Worldwide, bladder cancer (BC) is the second most common malignancy of the urinary system, with about 386,300 new cases and 150,200 deaths annually[1]. Because most locally advanced BC patients experience relapse after radical cystectomy[2], adjuvant chemotherapy is usually preformed in an effort to delay recurrence and prolong survival. Presently, cisplatin is one of the most important chemotherapy drugs in BC combination regimen, such as MVAC (methotrexate, vinblastine, doxorubicin, and cisplatin) and GC (gemcitabine and cisplatin). However, only 50% of muscle invasive BC patients have responded to cisplatin-based chemotherapy[3]. Even worse, some patients only suffer toxicity without achieving chemotherapeutic benefit. Therefore, there is an urgent need to predict the effect of adjuvant chemotherapy on BC survival and understand the mechanisms that prevent response to chemotherapy.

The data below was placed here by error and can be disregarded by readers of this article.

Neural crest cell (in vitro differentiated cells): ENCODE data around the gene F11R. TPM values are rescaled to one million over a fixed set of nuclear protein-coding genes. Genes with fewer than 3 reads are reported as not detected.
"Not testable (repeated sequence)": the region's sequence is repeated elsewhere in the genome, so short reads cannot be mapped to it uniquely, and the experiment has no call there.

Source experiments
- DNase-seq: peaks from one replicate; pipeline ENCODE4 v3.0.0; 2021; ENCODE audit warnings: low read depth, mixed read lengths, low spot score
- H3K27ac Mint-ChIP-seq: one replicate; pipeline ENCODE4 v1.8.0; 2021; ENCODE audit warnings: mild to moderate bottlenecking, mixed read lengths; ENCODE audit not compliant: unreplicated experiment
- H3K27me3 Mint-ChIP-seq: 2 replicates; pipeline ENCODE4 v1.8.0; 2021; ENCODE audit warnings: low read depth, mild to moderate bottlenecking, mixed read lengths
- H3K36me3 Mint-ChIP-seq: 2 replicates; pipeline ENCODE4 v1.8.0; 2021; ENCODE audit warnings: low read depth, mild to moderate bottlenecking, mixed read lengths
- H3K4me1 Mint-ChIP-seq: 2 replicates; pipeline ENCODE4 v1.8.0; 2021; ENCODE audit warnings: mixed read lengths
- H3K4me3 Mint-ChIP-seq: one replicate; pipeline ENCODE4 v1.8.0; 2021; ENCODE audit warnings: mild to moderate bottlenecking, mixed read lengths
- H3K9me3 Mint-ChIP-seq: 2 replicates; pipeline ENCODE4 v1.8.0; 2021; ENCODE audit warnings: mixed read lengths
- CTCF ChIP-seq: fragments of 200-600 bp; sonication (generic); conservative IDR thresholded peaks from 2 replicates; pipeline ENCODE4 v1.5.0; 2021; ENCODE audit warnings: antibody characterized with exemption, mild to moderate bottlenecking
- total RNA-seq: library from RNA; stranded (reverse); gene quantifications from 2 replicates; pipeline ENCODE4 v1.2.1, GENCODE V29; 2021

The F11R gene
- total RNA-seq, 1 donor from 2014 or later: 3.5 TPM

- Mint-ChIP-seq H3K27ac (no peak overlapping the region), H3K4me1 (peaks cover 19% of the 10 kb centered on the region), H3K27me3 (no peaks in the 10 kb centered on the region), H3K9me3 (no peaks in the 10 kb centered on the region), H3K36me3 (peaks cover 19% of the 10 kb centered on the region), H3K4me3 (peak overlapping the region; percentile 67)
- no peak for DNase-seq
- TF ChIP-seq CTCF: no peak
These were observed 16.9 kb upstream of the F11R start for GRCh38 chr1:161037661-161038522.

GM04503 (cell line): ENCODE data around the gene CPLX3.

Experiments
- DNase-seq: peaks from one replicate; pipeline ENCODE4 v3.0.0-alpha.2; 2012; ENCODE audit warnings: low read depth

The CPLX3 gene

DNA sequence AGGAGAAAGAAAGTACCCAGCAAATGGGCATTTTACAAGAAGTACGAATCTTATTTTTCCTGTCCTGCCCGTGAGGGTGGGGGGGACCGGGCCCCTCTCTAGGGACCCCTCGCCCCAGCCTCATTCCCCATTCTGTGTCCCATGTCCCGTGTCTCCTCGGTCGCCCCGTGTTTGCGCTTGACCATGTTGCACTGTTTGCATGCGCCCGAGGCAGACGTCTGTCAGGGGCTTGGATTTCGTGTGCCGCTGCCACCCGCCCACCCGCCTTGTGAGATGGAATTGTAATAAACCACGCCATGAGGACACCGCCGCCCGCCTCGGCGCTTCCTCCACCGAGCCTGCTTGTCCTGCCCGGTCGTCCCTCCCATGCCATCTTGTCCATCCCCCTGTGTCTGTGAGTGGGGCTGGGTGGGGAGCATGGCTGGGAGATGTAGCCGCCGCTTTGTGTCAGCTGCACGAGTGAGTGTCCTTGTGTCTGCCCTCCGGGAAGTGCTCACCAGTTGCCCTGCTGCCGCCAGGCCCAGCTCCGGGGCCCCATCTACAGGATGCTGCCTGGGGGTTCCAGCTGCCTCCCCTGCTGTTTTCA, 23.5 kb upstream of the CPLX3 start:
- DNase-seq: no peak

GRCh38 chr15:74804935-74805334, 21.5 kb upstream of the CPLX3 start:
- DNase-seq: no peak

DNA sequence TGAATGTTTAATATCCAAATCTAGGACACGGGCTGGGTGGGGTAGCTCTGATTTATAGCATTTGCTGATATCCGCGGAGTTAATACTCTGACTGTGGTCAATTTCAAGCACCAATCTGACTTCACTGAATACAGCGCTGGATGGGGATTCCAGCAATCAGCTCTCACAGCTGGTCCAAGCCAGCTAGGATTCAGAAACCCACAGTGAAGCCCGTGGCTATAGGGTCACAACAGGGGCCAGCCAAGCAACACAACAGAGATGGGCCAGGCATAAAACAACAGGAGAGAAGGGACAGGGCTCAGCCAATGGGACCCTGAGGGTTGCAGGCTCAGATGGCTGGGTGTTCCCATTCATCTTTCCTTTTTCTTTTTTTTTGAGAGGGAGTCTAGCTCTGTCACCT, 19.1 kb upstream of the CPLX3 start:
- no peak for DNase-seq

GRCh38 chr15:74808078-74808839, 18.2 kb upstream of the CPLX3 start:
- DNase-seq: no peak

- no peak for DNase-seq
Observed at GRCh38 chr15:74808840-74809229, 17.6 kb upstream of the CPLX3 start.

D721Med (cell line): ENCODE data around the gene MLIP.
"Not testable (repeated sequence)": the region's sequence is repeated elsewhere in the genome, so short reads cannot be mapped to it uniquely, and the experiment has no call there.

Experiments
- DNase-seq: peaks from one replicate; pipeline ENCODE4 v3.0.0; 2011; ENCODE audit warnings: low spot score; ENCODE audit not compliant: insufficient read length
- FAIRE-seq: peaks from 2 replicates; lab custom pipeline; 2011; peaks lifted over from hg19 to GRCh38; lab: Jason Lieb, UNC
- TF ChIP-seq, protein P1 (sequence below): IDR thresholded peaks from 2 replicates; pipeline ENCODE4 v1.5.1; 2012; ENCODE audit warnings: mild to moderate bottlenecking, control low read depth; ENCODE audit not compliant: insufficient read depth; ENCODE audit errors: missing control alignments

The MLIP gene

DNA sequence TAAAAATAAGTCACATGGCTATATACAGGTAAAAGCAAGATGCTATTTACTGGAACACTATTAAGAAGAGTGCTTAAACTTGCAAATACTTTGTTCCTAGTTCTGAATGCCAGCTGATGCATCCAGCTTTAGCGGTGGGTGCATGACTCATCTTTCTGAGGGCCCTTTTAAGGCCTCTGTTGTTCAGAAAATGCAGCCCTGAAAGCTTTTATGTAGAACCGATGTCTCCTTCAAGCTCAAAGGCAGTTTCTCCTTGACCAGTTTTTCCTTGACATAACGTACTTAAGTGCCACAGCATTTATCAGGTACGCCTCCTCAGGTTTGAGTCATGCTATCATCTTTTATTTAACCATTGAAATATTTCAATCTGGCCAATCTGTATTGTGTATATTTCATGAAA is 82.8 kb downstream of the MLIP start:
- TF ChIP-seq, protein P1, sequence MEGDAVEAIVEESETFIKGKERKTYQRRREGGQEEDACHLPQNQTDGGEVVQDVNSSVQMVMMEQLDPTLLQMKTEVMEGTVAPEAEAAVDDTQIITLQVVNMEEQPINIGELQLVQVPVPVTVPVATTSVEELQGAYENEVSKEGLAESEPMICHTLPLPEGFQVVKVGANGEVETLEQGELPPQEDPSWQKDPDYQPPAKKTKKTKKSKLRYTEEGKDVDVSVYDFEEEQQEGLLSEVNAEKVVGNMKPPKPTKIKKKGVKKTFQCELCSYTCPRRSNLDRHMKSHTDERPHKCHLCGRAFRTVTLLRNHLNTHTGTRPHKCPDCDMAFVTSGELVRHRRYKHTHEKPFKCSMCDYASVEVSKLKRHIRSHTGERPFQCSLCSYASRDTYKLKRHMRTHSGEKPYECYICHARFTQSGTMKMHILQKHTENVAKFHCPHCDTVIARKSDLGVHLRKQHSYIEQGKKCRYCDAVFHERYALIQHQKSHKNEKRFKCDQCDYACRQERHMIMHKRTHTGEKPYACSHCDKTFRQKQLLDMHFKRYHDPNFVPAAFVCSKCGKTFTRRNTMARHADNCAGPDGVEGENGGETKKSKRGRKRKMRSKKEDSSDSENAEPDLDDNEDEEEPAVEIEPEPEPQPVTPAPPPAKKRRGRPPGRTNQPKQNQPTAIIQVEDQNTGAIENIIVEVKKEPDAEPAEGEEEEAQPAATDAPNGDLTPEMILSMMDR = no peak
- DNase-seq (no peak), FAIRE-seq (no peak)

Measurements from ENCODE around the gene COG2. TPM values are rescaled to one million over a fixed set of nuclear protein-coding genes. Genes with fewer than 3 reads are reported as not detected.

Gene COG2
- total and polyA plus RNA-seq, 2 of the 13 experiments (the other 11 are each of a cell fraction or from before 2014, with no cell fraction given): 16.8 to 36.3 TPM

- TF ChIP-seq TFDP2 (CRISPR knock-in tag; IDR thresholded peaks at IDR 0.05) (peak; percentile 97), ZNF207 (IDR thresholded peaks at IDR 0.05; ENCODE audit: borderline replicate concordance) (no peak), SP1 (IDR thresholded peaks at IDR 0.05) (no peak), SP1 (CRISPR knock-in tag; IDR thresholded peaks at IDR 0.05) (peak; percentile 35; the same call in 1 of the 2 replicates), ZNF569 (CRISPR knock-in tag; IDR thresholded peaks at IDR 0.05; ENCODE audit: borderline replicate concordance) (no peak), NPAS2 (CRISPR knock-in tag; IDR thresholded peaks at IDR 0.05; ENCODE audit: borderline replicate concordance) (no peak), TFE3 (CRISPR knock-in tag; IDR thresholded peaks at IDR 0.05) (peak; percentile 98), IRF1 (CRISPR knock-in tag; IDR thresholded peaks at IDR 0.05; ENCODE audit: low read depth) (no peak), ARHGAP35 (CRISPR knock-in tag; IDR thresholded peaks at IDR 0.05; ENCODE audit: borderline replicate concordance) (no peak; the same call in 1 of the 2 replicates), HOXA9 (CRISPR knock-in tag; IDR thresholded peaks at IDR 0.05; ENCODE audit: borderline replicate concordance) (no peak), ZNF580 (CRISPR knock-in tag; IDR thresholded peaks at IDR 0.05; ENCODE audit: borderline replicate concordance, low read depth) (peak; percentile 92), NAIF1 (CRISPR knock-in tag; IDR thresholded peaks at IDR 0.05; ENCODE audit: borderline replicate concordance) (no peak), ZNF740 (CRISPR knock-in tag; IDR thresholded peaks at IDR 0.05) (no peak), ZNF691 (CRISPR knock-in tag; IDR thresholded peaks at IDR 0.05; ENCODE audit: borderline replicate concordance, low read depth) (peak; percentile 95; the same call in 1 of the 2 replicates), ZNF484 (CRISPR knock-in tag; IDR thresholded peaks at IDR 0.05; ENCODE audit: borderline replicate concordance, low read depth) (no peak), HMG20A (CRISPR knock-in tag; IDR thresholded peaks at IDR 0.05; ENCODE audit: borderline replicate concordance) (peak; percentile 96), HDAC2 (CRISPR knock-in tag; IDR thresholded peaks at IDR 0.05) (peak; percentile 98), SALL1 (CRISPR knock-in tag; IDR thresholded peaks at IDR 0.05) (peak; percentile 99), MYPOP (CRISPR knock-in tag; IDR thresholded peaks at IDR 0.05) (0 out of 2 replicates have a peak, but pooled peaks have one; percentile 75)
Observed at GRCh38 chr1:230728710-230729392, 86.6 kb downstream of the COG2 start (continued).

Recent studies have found resistance to cisplatin treatment could be mediated by microRNAs (miRNAs) [4, 5]. miRNAs are a class of non-coding regulatory RNAs composed of approximately 22 nucleotides which function primarily to downregulate target mRNAs by specifically binding to their 3’-untranslated region (3’-UTR) and subsequently promoting degradation and/or inhibiting translation[6, 7]. Multiple publications have documented miRNAs can act as tumor suppressors or oncogenes involved in tumor formation, maintenance, and metastasis, and are potential biomarkers for cancer diagnosis, therapeutic outcome and prognosis [810]. Among these, miR-203 usually acts as a tumor suppressor, and is down-regulated in multiple types of human malignancies including BC [11]. Recently, miR-203 expression has been linked to the development of resistance against chemotherapy in many cancers. For example, miR-203 levels were decreased in acquired chemotherapy drug–resistant breast cancer cells[12]. Overexpression of miR-203 enhanced the anticancer effect of paclitaxel in colon cancer cells through inhibiting cell proliferation, promoting cell apoptosis and death[13]. In contrast, Zhou et al [14] found exogenous expression of miR-203 induced resistance to oxaliplatin in colorectal cancer cells. Until now, there is little known about the potential role of miR-203 in cisplatin-based BC chemotherapy and further research is needed.